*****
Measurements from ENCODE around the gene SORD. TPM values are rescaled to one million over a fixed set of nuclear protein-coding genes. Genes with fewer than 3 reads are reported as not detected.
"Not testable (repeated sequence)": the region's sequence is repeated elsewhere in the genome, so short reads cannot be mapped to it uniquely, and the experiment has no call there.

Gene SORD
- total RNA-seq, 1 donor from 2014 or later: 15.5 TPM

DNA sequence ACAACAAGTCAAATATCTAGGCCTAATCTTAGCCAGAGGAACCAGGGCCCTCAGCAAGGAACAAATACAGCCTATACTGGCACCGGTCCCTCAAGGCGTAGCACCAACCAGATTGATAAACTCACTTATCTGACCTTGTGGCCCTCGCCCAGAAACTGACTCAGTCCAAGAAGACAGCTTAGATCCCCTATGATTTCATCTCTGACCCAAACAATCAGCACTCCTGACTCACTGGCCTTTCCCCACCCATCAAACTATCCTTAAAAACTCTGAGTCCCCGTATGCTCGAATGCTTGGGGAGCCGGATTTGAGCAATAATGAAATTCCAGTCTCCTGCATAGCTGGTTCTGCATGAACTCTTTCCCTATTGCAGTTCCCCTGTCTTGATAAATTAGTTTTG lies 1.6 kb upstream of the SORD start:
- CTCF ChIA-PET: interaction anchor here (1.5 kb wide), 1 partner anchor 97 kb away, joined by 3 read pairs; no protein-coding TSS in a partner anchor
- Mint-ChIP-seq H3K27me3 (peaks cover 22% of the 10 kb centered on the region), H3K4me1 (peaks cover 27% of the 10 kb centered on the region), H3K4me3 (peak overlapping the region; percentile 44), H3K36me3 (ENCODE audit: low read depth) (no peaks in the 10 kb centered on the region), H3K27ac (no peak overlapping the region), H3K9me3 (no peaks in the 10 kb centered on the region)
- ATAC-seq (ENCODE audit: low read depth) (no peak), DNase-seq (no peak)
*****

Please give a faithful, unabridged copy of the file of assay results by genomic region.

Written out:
Measurements from ENCODE around the gene SORD. TPM values are rescaled to one million over a fixed set of nuclear protein-coding genes. Genes with fewer than 3 reads are reported as not detected.
"Not testable (repeated sequence)": the region's sequence is repeated elsewhere in the genome, so short reads cannot be mapped to it uniquely, and the experiment has no call there.

Gene SORD
- total RNA-seq, 1 donor from 2014 or later: 15.5 TPM

DNA sequence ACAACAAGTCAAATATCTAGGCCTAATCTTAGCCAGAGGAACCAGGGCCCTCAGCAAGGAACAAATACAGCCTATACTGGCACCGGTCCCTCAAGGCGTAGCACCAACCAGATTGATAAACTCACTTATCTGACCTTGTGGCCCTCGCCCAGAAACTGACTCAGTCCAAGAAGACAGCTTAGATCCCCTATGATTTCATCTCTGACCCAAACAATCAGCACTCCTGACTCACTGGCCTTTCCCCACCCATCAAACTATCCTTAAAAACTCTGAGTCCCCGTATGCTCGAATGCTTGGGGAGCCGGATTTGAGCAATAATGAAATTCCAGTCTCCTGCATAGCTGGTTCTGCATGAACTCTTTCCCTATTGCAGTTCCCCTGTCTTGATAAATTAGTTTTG lies 1.6 kb upstream of the SORD start:
- CTCF ChIA-PET: interaction anchor here (1.5 kb wide), 1 partner anchor 97 kb away, joined by 3 read pairs; no protein-coding TSS in a partner anchor
- Mint-ChIP-seq H3K27me3 (peaks cover 22% of the 10 kb centered on the region), H3K4me1 (peaks cover 27% of the 10 kb centered on the region), H3K4me3 (peak overlapping the region; percentile 44), H3K36me3 (ENCODE audit: low read depth) (no peaks in the 10 kb centered on the region), H3K27ac (no peak overlapping the region), H3K9me3 (no peaks in the 10 kb centered on the region)
- ATAC-seq (ENCODE audit: low read depth) (no peak), DNase-seq (no peak)